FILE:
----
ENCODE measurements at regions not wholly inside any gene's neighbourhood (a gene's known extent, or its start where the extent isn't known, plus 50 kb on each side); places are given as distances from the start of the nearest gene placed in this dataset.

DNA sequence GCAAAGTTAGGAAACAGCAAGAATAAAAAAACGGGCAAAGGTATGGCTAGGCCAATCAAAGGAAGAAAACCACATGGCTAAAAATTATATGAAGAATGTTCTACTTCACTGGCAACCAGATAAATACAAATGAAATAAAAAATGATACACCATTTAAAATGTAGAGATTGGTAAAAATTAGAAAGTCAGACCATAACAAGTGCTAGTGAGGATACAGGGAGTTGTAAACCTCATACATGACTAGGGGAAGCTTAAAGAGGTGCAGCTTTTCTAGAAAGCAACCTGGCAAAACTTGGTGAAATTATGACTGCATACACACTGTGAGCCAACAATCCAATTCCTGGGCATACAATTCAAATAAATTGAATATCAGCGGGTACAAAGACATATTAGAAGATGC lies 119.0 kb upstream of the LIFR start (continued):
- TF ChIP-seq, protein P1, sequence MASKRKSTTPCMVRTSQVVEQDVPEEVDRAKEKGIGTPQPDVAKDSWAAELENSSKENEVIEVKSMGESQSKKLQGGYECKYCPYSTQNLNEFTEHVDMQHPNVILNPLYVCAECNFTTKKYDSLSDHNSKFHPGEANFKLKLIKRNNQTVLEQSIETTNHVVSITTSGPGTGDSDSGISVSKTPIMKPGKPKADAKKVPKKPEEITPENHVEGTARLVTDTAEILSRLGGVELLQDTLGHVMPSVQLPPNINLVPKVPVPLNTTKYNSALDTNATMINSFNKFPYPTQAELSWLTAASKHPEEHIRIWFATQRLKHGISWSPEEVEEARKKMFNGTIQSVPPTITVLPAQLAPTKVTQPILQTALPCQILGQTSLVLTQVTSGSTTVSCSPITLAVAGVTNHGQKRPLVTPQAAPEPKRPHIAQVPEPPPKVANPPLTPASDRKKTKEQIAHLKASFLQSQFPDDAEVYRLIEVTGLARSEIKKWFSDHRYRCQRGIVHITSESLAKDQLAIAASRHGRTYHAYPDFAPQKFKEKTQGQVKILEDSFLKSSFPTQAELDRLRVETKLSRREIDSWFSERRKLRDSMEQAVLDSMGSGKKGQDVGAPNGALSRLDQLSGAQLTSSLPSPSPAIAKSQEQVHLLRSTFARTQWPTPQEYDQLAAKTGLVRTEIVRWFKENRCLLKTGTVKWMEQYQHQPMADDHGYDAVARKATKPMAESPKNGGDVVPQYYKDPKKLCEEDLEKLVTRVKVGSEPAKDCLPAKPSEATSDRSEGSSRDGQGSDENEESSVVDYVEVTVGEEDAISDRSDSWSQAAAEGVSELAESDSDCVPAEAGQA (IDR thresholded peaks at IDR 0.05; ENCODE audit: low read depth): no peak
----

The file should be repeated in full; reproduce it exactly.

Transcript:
ENCODE measurements at regions not wholly inside any gene's neighbourhood (a gene's known extent, or its start where the extent isn't known, plus 50 kb on each side); places are given as distances from the start of the nearest gene placed in this dataset.

DNA sequence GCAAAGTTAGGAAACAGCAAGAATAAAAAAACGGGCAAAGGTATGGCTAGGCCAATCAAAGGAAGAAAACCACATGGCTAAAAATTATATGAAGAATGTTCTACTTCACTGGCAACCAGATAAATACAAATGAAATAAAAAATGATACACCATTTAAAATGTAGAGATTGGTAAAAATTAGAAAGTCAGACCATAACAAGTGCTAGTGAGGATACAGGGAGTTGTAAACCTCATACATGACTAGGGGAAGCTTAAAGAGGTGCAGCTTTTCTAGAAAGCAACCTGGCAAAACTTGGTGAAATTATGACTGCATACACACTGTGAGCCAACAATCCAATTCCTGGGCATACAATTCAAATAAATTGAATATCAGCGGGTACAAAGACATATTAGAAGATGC lies 119.0 kb upstream of the LIFR start (continued):
- TF ChIP-seq, protein P1, sequence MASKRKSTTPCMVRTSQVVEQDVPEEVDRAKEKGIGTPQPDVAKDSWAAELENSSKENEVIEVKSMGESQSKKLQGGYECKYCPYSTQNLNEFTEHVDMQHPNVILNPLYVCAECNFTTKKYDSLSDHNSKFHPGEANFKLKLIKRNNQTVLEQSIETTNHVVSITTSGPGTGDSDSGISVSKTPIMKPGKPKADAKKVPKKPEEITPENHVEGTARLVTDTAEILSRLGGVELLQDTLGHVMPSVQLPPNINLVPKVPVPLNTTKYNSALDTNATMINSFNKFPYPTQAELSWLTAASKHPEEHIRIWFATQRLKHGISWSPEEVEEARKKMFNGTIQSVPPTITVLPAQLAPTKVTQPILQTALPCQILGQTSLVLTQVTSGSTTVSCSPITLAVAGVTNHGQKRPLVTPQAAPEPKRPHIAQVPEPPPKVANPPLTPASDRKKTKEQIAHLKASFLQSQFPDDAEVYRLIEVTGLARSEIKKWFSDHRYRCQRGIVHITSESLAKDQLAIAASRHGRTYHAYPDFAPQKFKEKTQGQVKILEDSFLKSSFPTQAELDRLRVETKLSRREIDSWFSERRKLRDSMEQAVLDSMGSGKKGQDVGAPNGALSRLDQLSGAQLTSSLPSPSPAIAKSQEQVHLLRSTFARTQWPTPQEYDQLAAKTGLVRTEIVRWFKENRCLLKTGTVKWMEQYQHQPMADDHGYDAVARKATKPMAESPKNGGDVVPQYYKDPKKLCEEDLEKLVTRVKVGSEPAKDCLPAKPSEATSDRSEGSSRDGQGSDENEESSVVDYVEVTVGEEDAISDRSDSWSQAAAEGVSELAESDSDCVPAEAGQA (IDR thresholded peaks at IDR 0.05; ENCODE audit: low read depth): no peak